Commentary: Where is Abkhazia's missing billion?
The parliament of Abkhazia is dissatisfied with the execution of the state budget for 2017 and has instructed the prosecutor’s office to verify the work of the government. According to the government’s report, one billion two hundred million rubles [approximately USD 19 million], included in the expenditure part of the budget, had remained on paper.
The parliament has chosen not to go into the origin of the ‘holes’ in the budget as it was not the current parliamentary composition that approved the budget for 2017. They preferred to pass this issue on to the prosecutors. The prosecutors will surely come up with something – they will explain the situation with heavy language so that no one will understand anything, but everyone will be satisfied.
But the extra billion has to be somewhere in an economy that is breathing its last breath and social commitments that are incommensurable with the budget possibilities.
Nobody will be able to say for sure where to find the missing billion – not now, nor at the end of 2018 when the time will come for approving the new budget. In order to find the missing billion there is a need for sharp, sometimes unpopular and at the same time extremely responsible actions, for which nobody is ready – not the government, nor parliament which has almost become an opposition itself.
Meanwhile, in search of additional income, the already-third president cautiously declares the need for the legalization of trade on the Georgian-Abkhaz border.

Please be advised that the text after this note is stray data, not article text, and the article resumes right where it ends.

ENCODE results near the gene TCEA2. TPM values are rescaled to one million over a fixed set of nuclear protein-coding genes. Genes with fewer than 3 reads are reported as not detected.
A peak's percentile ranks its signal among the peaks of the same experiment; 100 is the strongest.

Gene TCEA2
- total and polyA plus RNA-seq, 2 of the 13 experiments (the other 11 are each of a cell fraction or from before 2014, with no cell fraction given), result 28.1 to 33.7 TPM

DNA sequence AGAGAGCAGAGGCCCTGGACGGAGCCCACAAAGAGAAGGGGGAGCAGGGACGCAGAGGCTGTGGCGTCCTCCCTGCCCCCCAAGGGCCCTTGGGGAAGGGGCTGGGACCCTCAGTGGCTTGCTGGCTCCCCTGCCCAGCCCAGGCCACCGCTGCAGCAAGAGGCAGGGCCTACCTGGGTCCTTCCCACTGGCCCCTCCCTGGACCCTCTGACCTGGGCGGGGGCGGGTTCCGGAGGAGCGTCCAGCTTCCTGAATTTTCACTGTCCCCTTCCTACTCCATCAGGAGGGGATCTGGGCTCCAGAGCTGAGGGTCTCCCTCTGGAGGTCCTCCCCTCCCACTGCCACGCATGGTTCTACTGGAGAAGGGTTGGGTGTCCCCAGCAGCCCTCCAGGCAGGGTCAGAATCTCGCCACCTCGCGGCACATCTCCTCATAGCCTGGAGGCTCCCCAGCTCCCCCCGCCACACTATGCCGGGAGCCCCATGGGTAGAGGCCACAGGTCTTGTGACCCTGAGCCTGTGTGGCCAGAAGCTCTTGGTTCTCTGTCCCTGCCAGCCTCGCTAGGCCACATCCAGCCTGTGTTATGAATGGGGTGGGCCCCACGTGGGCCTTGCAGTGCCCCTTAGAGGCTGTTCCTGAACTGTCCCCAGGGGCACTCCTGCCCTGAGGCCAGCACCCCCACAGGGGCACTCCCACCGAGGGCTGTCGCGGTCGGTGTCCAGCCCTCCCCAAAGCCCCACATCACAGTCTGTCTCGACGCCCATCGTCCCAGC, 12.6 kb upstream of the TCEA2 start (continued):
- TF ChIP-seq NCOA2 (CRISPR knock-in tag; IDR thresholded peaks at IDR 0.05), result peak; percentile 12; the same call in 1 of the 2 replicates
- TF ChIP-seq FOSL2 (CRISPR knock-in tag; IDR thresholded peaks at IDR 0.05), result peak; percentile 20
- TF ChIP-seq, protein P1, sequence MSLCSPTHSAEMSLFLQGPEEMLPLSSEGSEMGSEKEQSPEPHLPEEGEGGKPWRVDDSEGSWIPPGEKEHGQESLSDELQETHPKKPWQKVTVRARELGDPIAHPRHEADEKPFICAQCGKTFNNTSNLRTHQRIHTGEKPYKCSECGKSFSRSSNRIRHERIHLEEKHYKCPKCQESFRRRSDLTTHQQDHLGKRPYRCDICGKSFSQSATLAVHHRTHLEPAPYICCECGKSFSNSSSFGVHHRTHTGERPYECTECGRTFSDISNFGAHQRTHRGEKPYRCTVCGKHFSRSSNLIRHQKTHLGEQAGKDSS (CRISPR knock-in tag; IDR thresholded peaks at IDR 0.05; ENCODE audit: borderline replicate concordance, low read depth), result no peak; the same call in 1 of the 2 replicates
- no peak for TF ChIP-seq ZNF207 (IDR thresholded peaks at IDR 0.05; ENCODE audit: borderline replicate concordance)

Sergey Bagapsh spoke on this, and then Alexander Ankvab did as well. Now Raul Khajimba is cautiously saying the same. And surely the next presidents will also say the same.
It is happening because this idea, instead of being taken as a guide to action, simply became a non-binding and useless ritual.
It is understandable why the matter is not being solved. If the Abkhaz customs office, which has been serving for 20 years on the Georgian-Abkhaz border, would suddenly start officially collecting taxes on goods crossing the border, the president who made such a decision would be burnt at the stake and declared a traitor and a scoundrel.
That is, to trade with an enemy officially is betrayal. But if not officially, it is not.
Filling the Abkhaz market with goods smuggled from Georgia and therefore keeping the shadow economy on a high level perfectly fits in with existing Abkhaz patriotism.
Bringing goods in from Georgia doesn’t seem to upset anybody. But to put this contraband to an end or give the process a legal form – there is no way. Meanwhile, this would allow not only for the economy to be brought up from the depths, but also to earn and solve at least some social problems, including medicine, at the expense of these funds. After all, the flow of Abkhazian citizens going to Georgian clinics for treatment is growing every year.
By the way, patriots note that the refusal to translate the activities of the Abkhaz customs on the border with Georgia into a full-fledged regime is fully in tune with the Georgian doctrine that the territory of Abkhazia is an integral part of the Georgian economic space. As you know, within this space the movement of goods is not subject to any duties.
Even if, in some miraculous way, the Abkhaz authorities managed to completely block Georgian smuggling, it is still more profitable to trade than not to trade, even with those who you consider an enemy.
Calling itself a state, Abkhazia should not hold grudges against Georgia forever. Logically, it is Georgia who should experience an inferiority complex not us as it is in the Georgian-Abkhazian war where Georgia considers itself the loser, and we, accordingly, call ourselves winners.
However, we have turned this logic upside down. As a result, the process of creation and building has almost completely been neutralized by ‘patriotic’ rhetoric.
Although, in my deep conviction, the real patriotism is to provide our citizens with a decent standard of living.
You want to know where to get the billion? It lies right under your feet.